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Last Updated: Monday, 4 October, 2004, 15:21 GMT 16:21 UK
Anne Frank status campaign fails
Anne Frank
Anne Frank arrived in the Netherlands as a refugee
A bid to grant Dutch citizenship to Holocaust victim Anne Frank some 60 years after her death has been rejected by the country's justice ministry.

The ministry said it was sympathetic to the campaign led by TV network KRO, but it was legally impossible to award citizenship posthumously.

KRO included the Holocaust diary-writer on a list of Greatest Dutch Persons.

Born German, Anne Frank arrived in the Netherlands as a refugee and one of her wishes was to become a Dutch citizen.

She was as Dutch as you can be - giving her citizenship would add nothing
Patricia Bosboom
Anne Frank House museum spokeswoman

She spent much of her adolescence in hiding with her Jewish family in German-occupied Amsterdam before they were betrayed, and she met her death in a Nazi concentration camp in the closing days of World War II.

In the poignant 25-month diary she left, which was first published in 1947 and is now famous worldwide, she writes of wanting to gain Dutch citizenship.

Nazi laws meant she and her family had already been stripped of their German nationality.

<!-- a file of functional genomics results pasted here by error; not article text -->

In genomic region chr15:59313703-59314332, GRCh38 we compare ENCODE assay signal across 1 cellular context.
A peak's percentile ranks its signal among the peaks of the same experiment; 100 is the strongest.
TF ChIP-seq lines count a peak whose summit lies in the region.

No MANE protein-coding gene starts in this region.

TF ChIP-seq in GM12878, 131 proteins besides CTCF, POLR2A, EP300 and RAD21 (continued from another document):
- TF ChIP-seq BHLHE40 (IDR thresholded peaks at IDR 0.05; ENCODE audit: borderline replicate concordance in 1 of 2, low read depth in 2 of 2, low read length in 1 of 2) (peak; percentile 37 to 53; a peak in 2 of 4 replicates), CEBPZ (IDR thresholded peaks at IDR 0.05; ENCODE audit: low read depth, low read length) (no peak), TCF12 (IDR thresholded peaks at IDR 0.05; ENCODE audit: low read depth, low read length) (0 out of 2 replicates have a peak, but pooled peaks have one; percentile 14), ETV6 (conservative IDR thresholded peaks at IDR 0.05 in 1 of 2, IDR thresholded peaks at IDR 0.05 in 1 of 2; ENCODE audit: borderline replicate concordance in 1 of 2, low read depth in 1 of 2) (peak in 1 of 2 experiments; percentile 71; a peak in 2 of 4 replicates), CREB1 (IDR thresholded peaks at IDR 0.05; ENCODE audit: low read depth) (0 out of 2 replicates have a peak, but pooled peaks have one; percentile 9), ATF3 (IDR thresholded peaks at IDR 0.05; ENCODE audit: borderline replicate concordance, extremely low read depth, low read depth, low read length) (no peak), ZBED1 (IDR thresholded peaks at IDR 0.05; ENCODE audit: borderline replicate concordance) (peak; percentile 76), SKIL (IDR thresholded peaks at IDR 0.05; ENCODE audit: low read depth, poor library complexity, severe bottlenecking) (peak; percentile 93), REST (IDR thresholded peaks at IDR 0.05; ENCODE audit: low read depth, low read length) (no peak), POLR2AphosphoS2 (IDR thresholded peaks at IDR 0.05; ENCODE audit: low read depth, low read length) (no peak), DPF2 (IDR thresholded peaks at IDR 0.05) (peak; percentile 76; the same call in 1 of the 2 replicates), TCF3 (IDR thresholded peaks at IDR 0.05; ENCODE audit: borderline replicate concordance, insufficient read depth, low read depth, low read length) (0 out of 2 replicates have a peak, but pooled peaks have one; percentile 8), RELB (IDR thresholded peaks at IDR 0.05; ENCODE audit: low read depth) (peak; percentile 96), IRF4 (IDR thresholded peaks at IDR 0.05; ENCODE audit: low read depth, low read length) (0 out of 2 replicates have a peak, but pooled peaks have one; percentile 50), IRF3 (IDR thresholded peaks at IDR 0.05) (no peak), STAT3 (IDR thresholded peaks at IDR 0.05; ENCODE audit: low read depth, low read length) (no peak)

'Dutch in all but name'

KRO said Anne Frank remained on its Greatest Dutch Person voting list and was proving a popular choice with viewers.

Apart from Anne Frank, the 200 nominations include William of Orange, Erasmus, Rembrandt, Van Gogh, Ruud Gullit and beer magnate Freddy Heineken

"We knew she wasn't Dutch but the [nominating] commission found that she did a lot for the Dutch people and contributed to our country," said spokeswoman Monique Moeskops.

"A lot of people have been voting for Anne Frank."

The network is due to reveal the 10 finalists in its competition next week. Other nominees include artists such as Rembrandt and football-players like Johan Cruyff.

William of Orange, the 16th Century monarch who was German by birth, is also on the list.

A spokeswoman for the Anne Frank House museum in Amsterdam said that not getting citizenship did not make the girl any less Dutch.

"Her legacy is Dutch, she wrote in Dutch, her diary was in Dutch," said Patricia Bosboom.

"She was as Dutch as you can be - giving her citizenship would add nothing."

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